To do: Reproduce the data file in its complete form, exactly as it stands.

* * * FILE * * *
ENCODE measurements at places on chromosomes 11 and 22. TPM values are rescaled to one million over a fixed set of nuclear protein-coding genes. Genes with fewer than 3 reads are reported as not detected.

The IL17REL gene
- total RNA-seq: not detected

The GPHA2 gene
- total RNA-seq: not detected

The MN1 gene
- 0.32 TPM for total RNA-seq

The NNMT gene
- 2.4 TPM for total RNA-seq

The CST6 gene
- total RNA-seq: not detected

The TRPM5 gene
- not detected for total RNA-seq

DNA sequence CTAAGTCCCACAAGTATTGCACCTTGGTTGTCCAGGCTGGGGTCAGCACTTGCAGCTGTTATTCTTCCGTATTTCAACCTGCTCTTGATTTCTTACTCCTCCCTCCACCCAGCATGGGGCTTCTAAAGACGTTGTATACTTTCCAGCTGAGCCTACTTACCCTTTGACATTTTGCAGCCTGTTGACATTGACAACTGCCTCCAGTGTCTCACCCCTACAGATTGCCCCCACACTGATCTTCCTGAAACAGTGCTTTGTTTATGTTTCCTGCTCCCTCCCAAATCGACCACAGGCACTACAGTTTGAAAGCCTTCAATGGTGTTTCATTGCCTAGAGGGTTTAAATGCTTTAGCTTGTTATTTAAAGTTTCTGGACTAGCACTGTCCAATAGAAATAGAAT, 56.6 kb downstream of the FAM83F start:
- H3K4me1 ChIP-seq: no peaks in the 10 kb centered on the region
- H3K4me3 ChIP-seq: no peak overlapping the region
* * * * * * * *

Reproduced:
ENCODE measurements at places on chromosomes 11 and 22. TPM values are rescaled to one million over a fixed set of nuclear protein-coding genes. Genes with fewer than 3 reads are reported as not detected.

The IL17REL gene
- total RNA-seq: not detected

The GPHA2 gene
- total RNA-seq: not detected

The MN1 gene
- 0.32 TPM for total RNA-seq

The NNMT gene
- 2.4 TPM for total RNA-seq

The CST6 gene
- total RNA-seq: not detected

The TRPM5 gene
- not detected for total RNA-seq

DNA sequence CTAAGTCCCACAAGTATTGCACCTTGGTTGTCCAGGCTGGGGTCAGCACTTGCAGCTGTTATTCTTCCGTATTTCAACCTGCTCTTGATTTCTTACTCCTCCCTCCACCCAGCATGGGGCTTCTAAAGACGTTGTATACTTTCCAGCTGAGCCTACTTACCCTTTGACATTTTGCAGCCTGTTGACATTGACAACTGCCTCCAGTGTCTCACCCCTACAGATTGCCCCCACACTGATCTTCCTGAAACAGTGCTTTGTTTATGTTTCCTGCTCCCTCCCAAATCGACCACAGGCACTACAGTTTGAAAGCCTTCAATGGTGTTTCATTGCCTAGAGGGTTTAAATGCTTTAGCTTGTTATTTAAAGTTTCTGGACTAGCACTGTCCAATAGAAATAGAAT, 56.6 kb downstream of the FAM83F start:
- H3K4me1 ChIP-seq: no peaks in the 10 kb centered on the region
- H3K4me3 ChIP-seq: no peak overlapping the region